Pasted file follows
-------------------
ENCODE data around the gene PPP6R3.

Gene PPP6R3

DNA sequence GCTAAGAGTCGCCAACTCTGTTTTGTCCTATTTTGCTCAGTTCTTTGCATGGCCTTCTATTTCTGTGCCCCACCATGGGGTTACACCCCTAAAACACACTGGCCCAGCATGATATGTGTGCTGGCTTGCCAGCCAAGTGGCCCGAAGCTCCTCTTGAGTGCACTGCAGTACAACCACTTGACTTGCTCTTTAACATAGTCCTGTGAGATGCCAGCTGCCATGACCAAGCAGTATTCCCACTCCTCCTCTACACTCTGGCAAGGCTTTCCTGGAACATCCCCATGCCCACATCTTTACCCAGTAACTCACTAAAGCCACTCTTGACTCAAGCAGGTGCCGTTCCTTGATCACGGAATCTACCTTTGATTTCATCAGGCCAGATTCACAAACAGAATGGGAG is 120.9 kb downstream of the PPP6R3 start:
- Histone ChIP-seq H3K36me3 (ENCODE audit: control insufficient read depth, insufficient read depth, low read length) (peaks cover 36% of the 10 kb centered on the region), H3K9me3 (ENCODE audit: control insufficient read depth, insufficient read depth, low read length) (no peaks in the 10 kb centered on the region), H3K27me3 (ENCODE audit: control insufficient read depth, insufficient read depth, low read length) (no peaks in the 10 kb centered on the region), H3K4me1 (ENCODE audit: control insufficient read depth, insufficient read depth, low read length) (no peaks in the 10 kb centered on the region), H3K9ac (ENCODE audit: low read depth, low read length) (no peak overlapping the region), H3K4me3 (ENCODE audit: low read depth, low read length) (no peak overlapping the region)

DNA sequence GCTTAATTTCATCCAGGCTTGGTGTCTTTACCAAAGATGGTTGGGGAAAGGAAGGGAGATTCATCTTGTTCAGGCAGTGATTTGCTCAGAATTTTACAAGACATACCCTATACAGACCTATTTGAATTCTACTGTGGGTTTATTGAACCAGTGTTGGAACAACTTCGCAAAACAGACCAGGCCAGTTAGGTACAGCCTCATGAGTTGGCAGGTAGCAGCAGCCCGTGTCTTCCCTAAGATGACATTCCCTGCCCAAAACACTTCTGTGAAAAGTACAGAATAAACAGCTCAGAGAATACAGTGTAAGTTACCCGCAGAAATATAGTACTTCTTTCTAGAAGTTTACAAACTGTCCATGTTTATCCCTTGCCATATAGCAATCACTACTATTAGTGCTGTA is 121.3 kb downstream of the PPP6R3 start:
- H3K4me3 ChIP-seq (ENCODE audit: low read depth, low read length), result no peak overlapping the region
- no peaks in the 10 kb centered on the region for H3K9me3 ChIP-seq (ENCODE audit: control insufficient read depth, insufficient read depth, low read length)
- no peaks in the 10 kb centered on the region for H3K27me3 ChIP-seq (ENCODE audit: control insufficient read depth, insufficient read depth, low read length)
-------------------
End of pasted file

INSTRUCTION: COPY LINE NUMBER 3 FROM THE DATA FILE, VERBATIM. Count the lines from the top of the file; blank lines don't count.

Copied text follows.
DNA sequence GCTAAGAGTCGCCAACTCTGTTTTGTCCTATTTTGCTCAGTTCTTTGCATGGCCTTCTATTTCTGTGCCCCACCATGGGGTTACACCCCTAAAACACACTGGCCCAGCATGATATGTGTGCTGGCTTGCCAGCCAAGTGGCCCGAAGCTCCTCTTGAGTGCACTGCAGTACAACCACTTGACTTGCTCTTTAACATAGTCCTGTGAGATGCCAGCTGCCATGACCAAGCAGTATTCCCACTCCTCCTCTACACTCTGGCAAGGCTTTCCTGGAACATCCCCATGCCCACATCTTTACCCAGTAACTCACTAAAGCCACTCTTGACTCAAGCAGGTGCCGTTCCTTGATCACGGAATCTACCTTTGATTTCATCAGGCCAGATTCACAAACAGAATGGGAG is 120.9 kb downstream of the PPP6R3 start: